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ABOUT THE CHRONICLE
The Coyote Chronicle has been the award-winning independent student voice of California State University, San Bernardino since 1965.The staff of writers and editors are solely comprised of students of CSUSB. It is the goal of the Coyote Chronicle to bring local, relevant, timely, and interesting material to readers interested in news at CSUSB and beyond.
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CCMA awarded the Coyote Chronicle a second and third place for excellence in journalism. Congratulations!
Two award-winning photojournalists shared their past experiences and work with 100 Coyotes in an event sponsored by the Coyote Chronicle newspaper and the Dept. of Communication Studies and produced by the students of the PR practica class in their coursework.
Streaming LIVE on Coyote Chronicle Facebook (and available archived!), the Q and A discussion following Digital Disconnect facilitated by Dr. T.C. Corrigan and Dr. Rod Metts
Our department supports the student-run newspaper on campus, available in print or online.
The Coyote Chronicle newspaper takes home a fourth place award at the 2018 Associated Collegiate Press Awards, a big honor for the campus newspaper.
Can I submit art, poetry, and creative writing to you?
Yes! Our back cover is dedicated to a feature called 'Expressions' made specifically for this purpose, to give YOU a voice and a space to share your most creative ideas! Please submit your materials to us today!
I want an older issue or to be able to view an older article, beyond what is archived on this site.
I want to advertise with the Chronicle or place a classified.
Wonderful, please visit our advertising page.
Can I draw cartoons for the Chronicle?
Can I take photos for the Chronicle?
Yes! We have staff photographers and our writers also shoot their own photos, so perhaps you want to join the class? See above answer. If you still want to take photos outside of the Comm 243A class then contact our newsroom. All submitted photos, or art will be reviewed by the editorial staff and the Chronicle has no obligation to print submitted material. The Chronicle reserves the right to edit or reject all materials submitted to the paper.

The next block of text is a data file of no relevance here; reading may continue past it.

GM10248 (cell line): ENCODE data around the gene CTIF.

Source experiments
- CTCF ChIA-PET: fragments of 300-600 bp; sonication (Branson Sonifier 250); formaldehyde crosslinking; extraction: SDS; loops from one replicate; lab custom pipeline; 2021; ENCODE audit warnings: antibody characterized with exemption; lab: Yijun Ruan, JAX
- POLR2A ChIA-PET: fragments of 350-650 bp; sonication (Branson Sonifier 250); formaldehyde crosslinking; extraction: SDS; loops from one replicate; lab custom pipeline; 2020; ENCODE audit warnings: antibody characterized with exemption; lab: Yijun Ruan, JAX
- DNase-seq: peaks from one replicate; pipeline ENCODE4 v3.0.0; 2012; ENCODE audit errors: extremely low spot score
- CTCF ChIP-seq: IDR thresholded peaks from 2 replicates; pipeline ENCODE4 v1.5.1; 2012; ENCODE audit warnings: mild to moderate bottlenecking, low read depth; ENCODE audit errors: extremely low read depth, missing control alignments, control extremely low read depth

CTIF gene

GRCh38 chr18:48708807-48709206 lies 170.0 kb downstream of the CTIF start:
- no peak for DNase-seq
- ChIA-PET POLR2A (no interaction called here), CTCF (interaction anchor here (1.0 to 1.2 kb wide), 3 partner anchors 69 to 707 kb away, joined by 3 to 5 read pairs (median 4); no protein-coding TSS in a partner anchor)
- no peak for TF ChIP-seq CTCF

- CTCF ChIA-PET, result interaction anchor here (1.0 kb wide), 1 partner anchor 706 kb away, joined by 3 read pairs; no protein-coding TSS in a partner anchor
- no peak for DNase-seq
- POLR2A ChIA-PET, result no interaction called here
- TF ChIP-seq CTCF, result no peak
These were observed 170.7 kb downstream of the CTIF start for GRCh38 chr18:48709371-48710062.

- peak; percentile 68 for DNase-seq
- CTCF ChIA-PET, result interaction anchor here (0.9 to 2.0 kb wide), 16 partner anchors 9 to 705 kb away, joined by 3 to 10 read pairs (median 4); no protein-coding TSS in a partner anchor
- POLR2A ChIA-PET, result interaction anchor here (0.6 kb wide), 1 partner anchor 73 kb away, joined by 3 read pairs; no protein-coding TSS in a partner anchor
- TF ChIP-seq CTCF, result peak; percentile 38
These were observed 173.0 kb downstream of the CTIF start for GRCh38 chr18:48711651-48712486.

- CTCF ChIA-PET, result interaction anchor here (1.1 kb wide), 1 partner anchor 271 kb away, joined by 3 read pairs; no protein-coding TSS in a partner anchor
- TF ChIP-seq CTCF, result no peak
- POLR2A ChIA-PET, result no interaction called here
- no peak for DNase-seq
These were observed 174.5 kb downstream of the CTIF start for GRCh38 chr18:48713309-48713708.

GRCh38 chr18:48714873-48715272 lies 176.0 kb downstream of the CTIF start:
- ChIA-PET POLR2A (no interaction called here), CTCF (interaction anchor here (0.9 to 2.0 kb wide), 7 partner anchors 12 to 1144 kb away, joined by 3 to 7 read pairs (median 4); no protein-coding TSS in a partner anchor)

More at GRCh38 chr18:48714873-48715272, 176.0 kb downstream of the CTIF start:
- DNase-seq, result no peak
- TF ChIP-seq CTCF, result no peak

Can I write for the Coyote Chronicle?
Yes! If you are a student on campus, you can enroll in the Communications 243A practicum class, which is our base for staff writers. We suggest taking Comm 240 before enrolling so that you better understand news style writing, but it is not required. If you are not a student, but are faculty, employee, one of our dear readers, or a student who is unable/unwilling to take Comm 243A you can submit articles to the Chronicle. All submitted stories, or letters to the editor will be reviewed by the editorial staff and the Chronicle has no obligation to print submitted material. The Chronicle reserves the right to edit or reject all materials submitted to the paper.
Photojournalist Nick Ut's iconic 1972 Vietnam War photo of 9-year-old Kim Phuc, "Napalm Girl," hugely influenced public opinion and won the Pulitzer Prize, but his work doesn't end there.
The Coyote Chronicle newspaper takes home a fourth place award at the 2018 Associated Collegiate Press Associated Collegiate Press Awards Contest, a big honor for the campus newspaper of California State University, San Bernardino.
Ever since the video documentary "Clouds over Sidra" boosted donations for UNICEF, 360-degree video has been marketed as an “empathy machine.” 360-degree video, also known as spherical video, is an immersive technology that enables the recording of video
The Coyote Chronicle is the student newspaper for California State University, San Bernardino, and is supported by the Department of Communication Studies.
Photojournalist Nick Ut's iconic 1972 Vietnam War photo of 9-year-old Kim Phuc, "Napalm Girl," hugely influenced public opinion and won the Pulitzer Prize, but his work doesn't end there. An AP photographer for over 51 years, he collaborates frequently wi
Streaming LIVE on Coyote Chronicle Facebook, a screening of the discussion following Digital Disconnect: Fake News, Privacy and Democracy facilitated by T.C. Corrigan and Rod Metts, Dept of Comm Studies.